Rev. George Thom
Rev. George Thom asked the synod in a letter
to pay attention to the education and care of
Educational Institute For The deaf
The synod of the Dutch Reformed Church decided to make an appeal to the whole church to establish an educational institution
for the Deaf.
The ‘Doofstommen Instituut’ in Worcester began with Mr. Jan de la Bat as principal and Lenie du Toit of Wellington as the first pupil.
Section For The Blind
Division for the blind began and the school was renamed as ‘Instituut vir Doofstommen en Blinden’.
The Deaf and Blind are separated into two
Rev. Gawie de la Bat, son of Mr. Jan de la Bat, is appointed as the second principal.
School For The Deaf
Referred to as ‘School for the Deaf’ for the first time.
New premises on the east side of Worcester and along the railway line to the north are acquired.
Multi Disabled Learners
Rev. de la Bat requested the management to pay attention to the care of Deaf adults with multi disabilities.
The first nursery school for the deaf is established in the Old Mill House (designed by Sir Herbert Baker) with 18 children.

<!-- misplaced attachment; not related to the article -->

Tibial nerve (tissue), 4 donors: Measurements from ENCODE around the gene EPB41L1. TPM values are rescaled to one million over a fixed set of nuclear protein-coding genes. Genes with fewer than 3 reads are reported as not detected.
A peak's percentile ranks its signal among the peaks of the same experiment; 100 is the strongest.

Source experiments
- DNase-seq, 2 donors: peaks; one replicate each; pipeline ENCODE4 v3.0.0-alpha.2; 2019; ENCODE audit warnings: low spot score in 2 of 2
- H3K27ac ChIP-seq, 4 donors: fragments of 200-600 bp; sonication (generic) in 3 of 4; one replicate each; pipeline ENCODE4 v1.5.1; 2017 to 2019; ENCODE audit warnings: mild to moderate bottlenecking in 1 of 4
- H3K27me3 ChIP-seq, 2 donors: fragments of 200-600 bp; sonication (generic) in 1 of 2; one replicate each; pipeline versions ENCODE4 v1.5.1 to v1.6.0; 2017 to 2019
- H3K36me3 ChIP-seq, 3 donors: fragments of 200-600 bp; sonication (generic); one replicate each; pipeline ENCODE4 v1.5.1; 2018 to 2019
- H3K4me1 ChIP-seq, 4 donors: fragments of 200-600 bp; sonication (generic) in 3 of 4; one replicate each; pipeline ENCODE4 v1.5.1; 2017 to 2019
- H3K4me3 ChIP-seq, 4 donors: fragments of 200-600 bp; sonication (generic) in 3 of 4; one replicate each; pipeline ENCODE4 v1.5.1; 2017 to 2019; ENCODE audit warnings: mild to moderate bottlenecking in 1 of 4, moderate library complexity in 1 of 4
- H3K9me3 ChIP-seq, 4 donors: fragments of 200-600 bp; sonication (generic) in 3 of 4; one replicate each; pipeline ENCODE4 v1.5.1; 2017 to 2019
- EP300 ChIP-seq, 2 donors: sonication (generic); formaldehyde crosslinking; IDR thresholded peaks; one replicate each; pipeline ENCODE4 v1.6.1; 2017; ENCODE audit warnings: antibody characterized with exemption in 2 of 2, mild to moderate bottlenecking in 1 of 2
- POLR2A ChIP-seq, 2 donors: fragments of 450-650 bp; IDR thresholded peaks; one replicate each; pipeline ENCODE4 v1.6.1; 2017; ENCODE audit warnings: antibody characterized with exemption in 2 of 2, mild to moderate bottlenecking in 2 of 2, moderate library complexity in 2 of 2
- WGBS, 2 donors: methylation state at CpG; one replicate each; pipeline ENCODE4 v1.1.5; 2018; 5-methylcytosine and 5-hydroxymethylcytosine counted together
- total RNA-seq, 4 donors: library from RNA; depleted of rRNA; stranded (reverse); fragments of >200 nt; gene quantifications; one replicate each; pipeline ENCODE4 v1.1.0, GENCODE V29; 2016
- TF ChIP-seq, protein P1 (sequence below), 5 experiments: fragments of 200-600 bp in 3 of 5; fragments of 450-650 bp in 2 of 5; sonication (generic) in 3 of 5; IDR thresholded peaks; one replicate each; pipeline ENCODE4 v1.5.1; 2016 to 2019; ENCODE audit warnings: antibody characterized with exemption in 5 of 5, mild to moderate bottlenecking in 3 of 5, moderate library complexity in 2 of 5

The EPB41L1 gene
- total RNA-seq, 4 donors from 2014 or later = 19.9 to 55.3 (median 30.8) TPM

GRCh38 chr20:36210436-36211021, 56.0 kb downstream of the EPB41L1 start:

Dr. Helen Keller visits
Mr. JG Badenhorst is appointed as the third principal.
The Gawie de la Bat Nursery’s new buildings on campus are acquired.
Dr. Johan Hamilton is appointed as the fourth principal.
With the 100-year celebration, the school was renamed De la Bat School.
Dr. Hamilton is appointed as chief executive officer of the Institute for the Deaf and Mr Eugene van Vuuren as the fifth principal of De la Bat School.
The school as a ‘church school’ becomes a public school.
Mr P.A. Cook is appointed as the sixth principal.
South African Sign Language Project is launched.
Mrs H.Louw is appointed as the seventh Principal at De la Bat School and the first female principal.